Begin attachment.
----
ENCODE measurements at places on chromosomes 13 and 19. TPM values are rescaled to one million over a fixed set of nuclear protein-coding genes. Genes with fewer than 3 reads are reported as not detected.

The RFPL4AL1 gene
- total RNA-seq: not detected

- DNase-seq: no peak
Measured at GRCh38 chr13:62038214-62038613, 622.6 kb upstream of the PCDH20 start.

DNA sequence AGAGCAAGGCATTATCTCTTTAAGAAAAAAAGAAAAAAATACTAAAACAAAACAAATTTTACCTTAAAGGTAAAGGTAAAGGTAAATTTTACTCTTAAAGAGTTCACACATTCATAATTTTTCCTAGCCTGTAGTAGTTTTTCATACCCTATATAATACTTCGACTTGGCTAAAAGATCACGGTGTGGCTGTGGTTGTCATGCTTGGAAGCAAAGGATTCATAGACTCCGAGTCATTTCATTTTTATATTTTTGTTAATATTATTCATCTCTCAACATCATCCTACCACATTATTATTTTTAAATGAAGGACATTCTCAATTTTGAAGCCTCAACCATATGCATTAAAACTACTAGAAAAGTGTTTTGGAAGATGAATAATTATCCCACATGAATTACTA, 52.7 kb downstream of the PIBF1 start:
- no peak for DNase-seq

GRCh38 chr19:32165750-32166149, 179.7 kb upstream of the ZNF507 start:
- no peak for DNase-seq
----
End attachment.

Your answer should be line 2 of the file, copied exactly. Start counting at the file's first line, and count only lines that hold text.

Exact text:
The RFPL4AL1 gene